ORGANIZATION AND STRUCTURE

The networks include in their stables both network-owned stations, which are often flagship stations in major media markets, and affiliated stations, independently owned stations that have contractual agreements with a network to broadcast their lines of programming. In December 1996 Variety noted that the merger of Westinghouse with CBS "had no greater impact than on the station side, where both companies had established strong station businesses long before their teaming." At the same time, the acquisition of New World Communications by Fox Televisions Stations Group contributed to the radical changes that took place among station holdings. Fox vaulted from being a medium-sized group to being the largest operation by the end of 1998, with 23 stations (including channels in New York, Los Angeles, Chicago, and Philadelphia) and 35 percent penetration of U.S. television households.

In early 2004, Viacom (home to CBS and UPN) was the industry leader, with 39 stations reaching almost 40 percent of the U.S. market. Fox was second, with 35 stations reaching about 38 percent of the market. Paxson Communications ranked third with 61 stations reaching almost 31 percent of U.S. television homes. NBC followed with 29 network-owned stations reaching almost 34 percent of all American homes. Tribune Broadcasting ranked fifth with 27 stations and 30 percent penetration. Other industry leaders included ABC, with 10 stations and almost 24 percent market coverage; Univision (36 stations, almost 22 percent coverage); Gannett Broadcasting (22 stations, almost 18 percent coverage); Hearst-Argyle (34 stations, 16 percent coverage); and Trinity Broadcasting (23 stations, almost 16 percent coverage).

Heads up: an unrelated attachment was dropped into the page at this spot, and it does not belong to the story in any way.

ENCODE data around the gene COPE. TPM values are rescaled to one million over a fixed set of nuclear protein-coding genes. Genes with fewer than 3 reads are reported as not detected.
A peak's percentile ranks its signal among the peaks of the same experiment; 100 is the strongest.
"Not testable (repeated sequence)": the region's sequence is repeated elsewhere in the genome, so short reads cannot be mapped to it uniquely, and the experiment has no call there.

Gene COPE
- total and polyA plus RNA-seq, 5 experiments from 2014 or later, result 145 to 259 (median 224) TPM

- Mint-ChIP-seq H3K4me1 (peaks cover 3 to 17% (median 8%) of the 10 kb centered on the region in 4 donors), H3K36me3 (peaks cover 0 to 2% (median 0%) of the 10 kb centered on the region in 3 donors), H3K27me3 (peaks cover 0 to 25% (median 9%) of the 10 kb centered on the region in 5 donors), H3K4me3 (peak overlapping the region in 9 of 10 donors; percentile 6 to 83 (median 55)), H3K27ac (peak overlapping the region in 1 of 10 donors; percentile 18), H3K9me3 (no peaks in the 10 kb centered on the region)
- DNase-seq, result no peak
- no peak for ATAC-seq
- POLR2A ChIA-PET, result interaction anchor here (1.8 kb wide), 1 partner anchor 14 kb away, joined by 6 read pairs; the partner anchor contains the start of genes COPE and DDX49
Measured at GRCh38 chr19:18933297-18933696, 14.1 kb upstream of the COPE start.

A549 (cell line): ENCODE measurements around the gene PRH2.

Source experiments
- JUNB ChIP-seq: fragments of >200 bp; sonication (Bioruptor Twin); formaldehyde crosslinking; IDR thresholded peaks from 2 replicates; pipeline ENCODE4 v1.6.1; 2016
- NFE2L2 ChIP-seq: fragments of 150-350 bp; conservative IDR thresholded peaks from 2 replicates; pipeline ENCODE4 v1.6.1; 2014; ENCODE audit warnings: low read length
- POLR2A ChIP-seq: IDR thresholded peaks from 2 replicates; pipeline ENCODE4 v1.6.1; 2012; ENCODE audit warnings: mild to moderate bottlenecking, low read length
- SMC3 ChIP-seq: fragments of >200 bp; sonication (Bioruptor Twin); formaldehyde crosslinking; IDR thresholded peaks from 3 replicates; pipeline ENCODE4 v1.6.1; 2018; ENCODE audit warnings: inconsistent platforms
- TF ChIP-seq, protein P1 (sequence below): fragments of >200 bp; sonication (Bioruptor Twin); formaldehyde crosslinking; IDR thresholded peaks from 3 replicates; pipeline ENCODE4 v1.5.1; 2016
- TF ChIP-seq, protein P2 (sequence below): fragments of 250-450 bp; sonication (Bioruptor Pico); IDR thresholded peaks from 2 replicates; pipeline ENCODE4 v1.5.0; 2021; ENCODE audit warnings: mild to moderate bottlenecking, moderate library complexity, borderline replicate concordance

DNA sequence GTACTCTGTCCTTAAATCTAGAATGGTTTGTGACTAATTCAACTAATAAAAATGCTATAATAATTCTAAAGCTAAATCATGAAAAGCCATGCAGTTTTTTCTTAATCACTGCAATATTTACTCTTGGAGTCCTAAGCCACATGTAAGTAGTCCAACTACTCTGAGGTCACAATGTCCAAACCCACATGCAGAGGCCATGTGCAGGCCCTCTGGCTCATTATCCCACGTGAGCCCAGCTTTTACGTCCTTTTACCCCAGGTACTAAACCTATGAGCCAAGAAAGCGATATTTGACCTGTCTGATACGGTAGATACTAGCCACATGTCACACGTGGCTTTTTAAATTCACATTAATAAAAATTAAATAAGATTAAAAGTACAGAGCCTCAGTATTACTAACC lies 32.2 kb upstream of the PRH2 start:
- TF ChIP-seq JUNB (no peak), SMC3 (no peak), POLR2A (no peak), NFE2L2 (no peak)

A shake-up in station ownership started in May 1994 when Fox lured twelve stations affiliated with the other networks to its side, including several in major markets. This affiliation switch, the biggest in television history, signaled a significant change in the balance of power between the networks and individual television stations. In Business Week, Tribune Television President Dennis Fitz Simons noted that the deal highlighted "the importance of the distribution of programming—something that has been ignored recently. Furthermore, it gives the control back to the stations." Fox's success in these matters subsequently inspired the creation of additional netlets, the United Paramount Network (UPN) and the Warner Brothers (WB) Television Network, which launched in January 1995 with more than 80 percent national coverage.

BACKGROUND AND DEVELOPMENT

The first television networks in...